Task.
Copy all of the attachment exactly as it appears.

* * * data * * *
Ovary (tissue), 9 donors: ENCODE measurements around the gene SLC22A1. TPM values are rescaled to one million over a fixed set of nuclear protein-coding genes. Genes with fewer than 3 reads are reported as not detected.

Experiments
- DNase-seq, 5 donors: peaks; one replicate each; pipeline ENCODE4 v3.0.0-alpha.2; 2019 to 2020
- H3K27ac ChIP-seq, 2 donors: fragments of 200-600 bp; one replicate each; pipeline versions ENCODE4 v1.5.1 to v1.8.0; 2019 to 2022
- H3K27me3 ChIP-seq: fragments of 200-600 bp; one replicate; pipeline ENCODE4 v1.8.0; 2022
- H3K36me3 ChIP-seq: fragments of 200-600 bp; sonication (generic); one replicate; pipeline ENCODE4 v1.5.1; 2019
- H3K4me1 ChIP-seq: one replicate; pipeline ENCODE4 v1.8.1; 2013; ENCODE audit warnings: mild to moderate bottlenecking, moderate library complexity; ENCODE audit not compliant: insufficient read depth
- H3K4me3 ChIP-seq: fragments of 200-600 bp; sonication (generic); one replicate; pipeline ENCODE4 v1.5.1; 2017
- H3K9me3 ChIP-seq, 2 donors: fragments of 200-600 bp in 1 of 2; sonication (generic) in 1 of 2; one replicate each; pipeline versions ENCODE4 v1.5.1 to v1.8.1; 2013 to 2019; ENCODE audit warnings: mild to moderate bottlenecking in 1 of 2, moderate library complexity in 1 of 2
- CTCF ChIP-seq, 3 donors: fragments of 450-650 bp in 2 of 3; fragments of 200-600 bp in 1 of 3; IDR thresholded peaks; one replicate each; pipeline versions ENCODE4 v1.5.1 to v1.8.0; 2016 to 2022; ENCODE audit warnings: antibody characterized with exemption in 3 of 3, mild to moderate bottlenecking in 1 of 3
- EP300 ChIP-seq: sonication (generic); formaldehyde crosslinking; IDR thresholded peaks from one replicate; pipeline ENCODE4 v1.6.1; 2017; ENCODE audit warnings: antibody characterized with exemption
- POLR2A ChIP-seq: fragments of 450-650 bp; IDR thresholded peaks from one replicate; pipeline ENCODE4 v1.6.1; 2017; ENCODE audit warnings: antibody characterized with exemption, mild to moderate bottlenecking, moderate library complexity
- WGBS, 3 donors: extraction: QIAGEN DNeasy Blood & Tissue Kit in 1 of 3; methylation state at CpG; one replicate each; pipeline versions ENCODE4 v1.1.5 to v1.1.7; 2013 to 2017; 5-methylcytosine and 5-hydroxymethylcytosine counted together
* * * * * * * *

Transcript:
Ovary (tissue), 9 donors: ENCODE measurements around the gene SLC22A1. TPM values are rescaled to one million over a fixed set of nuclear protein-coding genes. Genes with fewer than 3 reads are reported as not detected.

Experiments
- DNase-seq, 5 donors: peaks; one replicate each; pipeline ENCODE4 v3.0.0-alpha.2; 2019 to 2020
- H3K27ac ChIP-seq, 2 donors: fragments of 200-600 bp; one replicate each; pipeline versions ENCODE4 v1.5.1 to v1.8.0; 2019 to 2022
- H3K27me3 ChIP-seq: fragments of 200-600 bp; one replicate; pipeline ENCODE4 v1.8.0; 2022
- H3K36me3 ChIP-seq: fragments of 200-600 bp; sonication (generic); one replicate; pipeline ENCODE4 v1.5.1; 2019
- H3K4me1 ChIP-seq: one replicate; pipeline ENCODE4 v1.8.1; 2013; ENCODE audit warnings: mild to moderate bottlenecking, moderate library complexity; ENCODE audit not compliant: insufficient read depth
- H3K4me3 ChIP-seq: fragments of 200-600 bp; sonication (generic); one replicate; pipeline ENCODE4 v1.5.1; 2017
- H3K9me3 ChIP-seq, 2 donors: fragments of 200-600 bp in 1 of 2; sonication (generic) in 1 of 2; one replicate each; pipeline versions ENCODE4 v1.5.1 to v1.8.1; 2013 to 2019; ENCODE audit warnings: mild to moderate bottlenecking in 1 of 2, moderate library complexity in 1 of 2
- CTCF ChIP-seq, 3 donors: fragments of 450-650 bp in 2 of 3; fragments of 200-600 bp in 1 of 3; IDR thresholded peaks; one replicate each; pipeline versions ENCODE4 v1.5.1 to v1.8.0; 2016 to 2022; ENCODE audit warnings: antibody characterized with exemption in 3 of 3, mild to moderate bottlenecking in 1 of 3
- EP300 ChIP-seq: sonication (generic); formaldehyde crosslinking; IDR thresholded peaks from one replicate; pipeline ENCODE4 v1.6.1; 2017; ENCODE audit warnings: antibody characterized with exemption
- POLR2A ChIP-seq: fragments of 450-650 bp; IDR thresholded peaks from one replicate; pipeline ENCODE4 v1.6.1; 2017; ENCODE audit warnings: antibody characterized with exemption, mild to moderate bottlenecking, moderate library complexity
- WGBS, 3 donors: extraction: QIAGEN DNeasy Blood & Tissue Kit in 1 of 3; methylation state at CpG; one replicate each; pipeline versions ENCODE4 v1.1.5 to v1.1.7; 2013 to 2017; 5-methylcytosine and 5-hydroxymethylcytosine counted together